Tennessee Sees Outbreak of ‘Zombie’ Disease Among Deer Population

White-tailed deer, mule deer, moose, and elk are currently under plague from Chronic Wasting Disease (CWD). The Tennesee Wildlife Resources Agency reported this disease is progressive and fatal.

Out of the 3000 deer tested for the disease, 185 deer were positive. Testing should start again next fall where it is hopeful the disease will either stay stagnant or disappear altogether.

CWD, sometimes called the ‘zombie’ disease, causes damage to parts of the brain that creates holes in brain cells, causing a sponge-like appearance. Creatures infected with the disease are usually emaciated, lose bodily functions, become weak, show abnormal behavior, and eventually die.

Tennessee Wildlife Resources Agency Looks into Zombie Disease

The disease is not a living organism, according to Matthew Cameron, part of TWRA. Because the disease is not alive, it can spread rapidly and is not easy to kill off. This causes it to be even more difficult to deal with.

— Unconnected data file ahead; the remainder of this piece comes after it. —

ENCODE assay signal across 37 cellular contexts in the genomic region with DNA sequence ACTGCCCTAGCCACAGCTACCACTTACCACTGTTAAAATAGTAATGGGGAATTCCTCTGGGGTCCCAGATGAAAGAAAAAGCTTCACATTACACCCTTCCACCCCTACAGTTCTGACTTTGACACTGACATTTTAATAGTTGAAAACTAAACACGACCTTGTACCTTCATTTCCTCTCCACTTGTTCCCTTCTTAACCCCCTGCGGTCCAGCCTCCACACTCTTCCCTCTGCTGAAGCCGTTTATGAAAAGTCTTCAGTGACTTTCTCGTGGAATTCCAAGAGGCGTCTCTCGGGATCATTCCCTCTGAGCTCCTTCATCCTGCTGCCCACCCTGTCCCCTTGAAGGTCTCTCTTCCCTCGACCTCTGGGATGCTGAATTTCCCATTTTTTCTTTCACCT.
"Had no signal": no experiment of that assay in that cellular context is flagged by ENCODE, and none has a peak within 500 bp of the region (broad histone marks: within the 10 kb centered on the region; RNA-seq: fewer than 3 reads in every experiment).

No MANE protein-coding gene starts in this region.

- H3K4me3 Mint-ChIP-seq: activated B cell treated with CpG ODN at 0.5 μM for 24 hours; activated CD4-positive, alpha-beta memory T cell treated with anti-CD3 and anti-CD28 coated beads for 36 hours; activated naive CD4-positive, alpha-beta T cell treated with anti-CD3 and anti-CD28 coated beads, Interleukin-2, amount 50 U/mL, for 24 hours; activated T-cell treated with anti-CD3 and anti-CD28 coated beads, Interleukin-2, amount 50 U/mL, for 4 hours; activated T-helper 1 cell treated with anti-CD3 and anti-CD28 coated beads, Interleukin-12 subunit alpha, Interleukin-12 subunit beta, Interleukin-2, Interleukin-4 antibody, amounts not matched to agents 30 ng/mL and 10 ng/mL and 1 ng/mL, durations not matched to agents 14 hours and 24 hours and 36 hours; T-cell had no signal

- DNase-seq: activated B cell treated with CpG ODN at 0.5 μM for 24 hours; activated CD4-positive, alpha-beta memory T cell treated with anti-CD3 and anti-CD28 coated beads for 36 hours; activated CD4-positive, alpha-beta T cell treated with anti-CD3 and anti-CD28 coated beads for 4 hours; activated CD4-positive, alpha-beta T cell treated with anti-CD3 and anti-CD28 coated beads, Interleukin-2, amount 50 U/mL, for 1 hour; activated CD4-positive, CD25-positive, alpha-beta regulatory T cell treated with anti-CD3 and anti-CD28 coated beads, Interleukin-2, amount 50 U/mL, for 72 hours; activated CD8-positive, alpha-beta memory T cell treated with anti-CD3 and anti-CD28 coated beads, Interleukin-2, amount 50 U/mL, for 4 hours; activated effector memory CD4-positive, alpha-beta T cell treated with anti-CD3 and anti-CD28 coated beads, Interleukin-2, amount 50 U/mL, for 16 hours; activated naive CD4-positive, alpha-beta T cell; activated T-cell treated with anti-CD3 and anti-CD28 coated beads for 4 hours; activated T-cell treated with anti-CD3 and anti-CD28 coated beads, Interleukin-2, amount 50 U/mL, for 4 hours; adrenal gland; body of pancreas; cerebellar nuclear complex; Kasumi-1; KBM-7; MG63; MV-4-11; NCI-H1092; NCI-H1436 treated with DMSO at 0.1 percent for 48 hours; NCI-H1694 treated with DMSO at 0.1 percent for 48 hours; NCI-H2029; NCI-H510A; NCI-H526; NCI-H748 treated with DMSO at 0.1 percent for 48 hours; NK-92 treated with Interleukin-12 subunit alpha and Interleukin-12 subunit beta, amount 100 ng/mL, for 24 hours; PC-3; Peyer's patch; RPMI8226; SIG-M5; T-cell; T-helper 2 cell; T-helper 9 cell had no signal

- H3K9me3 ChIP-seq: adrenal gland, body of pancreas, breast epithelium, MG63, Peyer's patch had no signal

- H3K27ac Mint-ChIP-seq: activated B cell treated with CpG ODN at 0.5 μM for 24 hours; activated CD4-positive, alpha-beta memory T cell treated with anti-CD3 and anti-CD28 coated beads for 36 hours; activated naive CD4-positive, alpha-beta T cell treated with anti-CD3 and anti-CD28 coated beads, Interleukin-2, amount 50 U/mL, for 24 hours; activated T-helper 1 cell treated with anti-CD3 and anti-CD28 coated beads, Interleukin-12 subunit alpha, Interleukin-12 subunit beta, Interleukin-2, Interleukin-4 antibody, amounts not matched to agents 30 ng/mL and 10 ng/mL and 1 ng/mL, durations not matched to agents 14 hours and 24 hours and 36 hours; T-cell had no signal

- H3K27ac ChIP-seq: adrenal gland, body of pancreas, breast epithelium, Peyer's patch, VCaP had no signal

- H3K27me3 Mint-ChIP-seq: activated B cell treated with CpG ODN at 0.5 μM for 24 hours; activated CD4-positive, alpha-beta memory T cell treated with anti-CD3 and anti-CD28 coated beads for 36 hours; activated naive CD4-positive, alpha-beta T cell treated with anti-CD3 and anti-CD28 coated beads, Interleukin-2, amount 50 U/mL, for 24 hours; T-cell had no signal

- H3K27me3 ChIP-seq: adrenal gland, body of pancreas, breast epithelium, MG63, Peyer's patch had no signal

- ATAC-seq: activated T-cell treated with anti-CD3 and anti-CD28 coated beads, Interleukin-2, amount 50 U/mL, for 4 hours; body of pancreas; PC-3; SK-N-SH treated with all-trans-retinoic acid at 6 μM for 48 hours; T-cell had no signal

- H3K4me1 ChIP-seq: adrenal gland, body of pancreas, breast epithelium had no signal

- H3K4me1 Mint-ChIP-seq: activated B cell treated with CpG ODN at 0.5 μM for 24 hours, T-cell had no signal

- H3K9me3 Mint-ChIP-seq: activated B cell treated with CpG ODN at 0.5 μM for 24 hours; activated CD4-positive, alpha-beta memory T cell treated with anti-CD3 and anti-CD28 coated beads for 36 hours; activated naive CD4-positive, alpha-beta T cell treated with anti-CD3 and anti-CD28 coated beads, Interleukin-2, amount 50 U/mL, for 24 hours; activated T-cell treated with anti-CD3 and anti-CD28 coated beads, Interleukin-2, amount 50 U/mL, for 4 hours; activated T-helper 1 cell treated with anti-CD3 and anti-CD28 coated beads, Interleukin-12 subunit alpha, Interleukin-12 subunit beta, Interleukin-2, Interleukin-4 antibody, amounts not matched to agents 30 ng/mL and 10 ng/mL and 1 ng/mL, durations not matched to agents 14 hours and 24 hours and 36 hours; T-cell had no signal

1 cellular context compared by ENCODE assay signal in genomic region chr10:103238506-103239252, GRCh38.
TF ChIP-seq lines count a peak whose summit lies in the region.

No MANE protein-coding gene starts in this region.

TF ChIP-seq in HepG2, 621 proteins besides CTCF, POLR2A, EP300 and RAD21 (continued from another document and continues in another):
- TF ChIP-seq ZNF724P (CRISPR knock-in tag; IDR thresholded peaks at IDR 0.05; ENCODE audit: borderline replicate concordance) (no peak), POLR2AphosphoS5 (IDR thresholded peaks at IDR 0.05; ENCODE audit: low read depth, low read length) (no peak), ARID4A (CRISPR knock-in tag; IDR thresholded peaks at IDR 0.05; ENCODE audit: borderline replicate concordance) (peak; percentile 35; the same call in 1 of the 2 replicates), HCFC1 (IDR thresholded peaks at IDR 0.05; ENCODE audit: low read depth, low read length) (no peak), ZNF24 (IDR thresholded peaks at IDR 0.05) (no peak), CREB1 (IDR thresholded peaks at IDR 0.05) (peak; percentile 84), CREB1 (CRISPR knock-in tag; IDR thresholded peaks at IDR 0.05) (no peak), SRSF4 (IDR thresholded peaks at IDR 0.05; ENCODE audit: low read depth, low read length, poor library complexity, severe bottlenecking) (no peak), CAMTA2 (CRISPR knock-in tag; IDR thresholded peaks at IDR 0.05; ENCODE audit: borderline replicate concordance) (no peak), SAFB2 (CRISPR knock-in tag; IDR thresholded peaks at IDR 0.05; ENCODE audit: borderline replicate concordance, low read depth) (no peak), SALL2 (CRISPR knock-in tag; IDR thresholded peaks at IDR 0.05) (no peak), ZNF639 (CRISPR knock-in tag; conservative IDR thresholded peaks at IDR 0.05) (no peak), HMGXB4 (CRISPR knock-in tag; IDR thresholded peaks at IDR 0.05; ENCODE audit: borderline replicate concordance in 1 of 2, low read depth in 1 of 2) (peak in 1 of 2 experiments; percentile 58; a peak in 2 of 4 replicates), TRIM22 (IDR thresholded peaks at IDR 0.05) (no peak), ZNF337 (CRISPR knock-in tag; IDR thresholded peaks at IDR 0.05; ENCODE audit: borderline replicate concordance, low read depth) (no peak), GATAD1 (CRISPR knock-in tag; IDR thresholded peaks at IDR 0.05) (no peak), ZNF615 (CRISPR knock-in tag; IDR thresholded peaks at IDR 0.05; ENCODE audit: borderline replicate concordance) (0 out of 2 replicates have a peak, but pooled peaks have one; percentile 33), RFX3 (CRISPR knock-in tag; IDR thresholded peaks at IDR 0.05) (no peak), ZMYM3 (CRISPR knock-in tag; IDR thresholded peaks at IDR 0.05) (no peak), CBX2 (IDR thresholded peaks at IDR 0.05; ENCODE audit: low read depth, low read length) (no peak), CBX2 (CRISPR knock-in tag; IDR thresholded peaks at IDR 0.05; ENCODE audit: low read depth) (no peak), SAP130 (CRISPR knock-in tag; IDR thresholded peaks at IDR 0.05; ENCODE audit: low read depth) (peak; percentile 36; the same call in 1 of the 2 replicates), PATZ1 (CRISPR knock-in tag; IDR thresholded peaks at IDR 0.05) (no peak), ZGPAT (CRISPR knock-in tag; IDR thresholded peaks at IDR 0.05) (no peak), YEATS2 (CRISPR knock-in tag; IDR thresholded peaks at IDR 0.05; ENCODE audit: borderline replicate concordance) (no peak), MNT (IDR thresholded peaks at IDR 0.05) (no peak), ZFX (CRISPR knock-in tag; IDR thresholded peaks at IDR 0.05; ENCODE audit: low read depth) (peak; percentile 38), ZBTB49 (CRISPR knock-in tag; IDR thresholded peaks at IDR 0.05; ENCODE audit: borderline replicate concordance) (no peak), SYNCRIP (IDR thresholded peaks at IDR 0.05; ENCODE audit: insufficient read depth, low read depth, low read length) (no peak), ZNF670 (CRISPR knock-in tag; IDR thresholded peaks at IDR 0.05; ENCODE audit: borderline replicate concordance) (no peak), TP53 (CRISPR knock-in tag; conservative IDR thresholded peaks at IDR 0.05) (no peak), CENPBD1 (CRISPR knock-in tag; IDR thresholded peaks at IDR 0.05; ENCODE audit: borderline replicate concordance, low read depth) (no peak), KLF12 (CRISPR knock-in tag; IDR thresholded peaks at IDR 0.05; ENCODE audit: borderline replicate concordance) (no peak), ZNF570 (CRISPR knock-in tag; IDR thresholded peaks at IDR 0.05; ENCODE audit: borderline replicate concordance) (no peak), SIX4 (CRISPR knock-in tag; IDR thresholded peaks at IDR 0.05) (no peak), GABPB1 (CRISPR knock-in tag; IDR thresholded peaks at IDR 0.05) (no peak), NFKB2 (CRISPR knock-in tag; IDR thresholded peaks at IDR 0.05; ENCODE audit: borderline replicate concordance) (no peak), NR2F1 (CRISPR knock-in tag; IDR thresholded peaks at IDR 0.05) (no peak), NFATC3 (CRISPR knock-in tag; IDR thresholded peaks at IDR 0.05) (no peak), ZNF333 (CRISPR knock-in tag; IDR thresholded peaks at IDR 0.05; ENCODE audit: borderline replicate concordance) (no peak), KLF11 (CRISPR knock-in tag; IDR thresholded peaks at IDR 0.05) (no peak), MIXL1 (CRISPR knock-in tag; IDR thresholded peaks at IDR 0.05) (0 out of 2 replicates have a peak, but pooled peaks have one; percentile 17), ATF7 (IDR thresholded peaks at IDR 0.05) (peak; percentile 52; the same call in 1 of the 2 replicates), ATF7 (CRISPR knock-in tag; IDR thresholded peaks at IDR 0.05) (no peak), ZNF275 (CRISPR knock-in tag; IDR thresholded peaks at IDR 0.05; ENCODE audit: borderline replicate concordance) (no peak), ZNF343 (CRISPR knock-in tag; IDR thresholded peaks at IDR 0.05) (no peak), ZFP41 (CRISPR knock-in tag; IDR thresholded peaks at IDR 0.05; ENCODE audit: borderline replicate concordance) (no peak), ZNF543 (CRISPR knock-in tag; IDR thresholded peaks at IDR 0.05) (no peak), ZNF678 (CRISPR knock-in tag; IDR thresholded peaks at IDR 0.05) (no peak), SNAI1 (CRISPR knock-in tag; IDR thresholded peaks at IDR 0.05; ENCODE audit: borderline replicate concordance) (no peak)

TWRA previously stated the disease did not affect humans. Currently, the Center for Disease Control & Prevention claim that human infection is in fact, possible.

Cameron states that from what they can tell through research, humans cannot contract the disease from eating the infected animal. However, the CDC recommends no one eat any known infected deer in the meantime.

Back in 2017, the CDC reported on a new study. The study showed monkeys who ate infected deer meat did, in fact, contract CWD.

For now, there are no known human cases with CWD. For now, the CDC is warning the public in the infected areas to test their venison or elk meat for the disease before eating it.

Signs in the animal include a loss of appetite, weight loss, excessive thirst and urination, excess salivation, teeth grinding, listlessness, drooping of the ears, and lowering of the head.

More information on where this has been detected can be found here.